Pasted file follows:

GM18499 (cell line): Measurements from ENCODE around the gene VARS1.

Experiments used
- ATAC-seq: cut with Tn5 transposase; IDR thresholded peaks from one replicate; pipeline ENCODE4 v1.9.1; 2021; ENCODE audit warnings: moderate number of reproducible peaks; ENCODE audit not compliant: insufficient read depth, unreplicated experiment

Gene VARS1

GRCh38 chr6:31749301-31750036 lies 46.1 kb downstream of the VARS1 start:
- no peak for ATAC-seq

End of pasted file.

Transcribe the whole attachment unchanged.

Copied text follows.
GM18499 (cell line): Measurements from ENCODE around the gene VARS1.

Experiments used
- ATAC-seq: cut with Tn5 transposase; IDR thresholded peaks from one replicate; pipeline ENCODE4 v1.9.1; 2021; ENCODE audit warnings: moderate number of reproducible peaks; ENCODE audit not compliant: insufficient read depth, unreplicated experiment

Gene VARS1

GRCh38 chr6:31749301-31750036 lies 46.1 kb downstream of the VARS1 start:
- no peak for ATAC-seq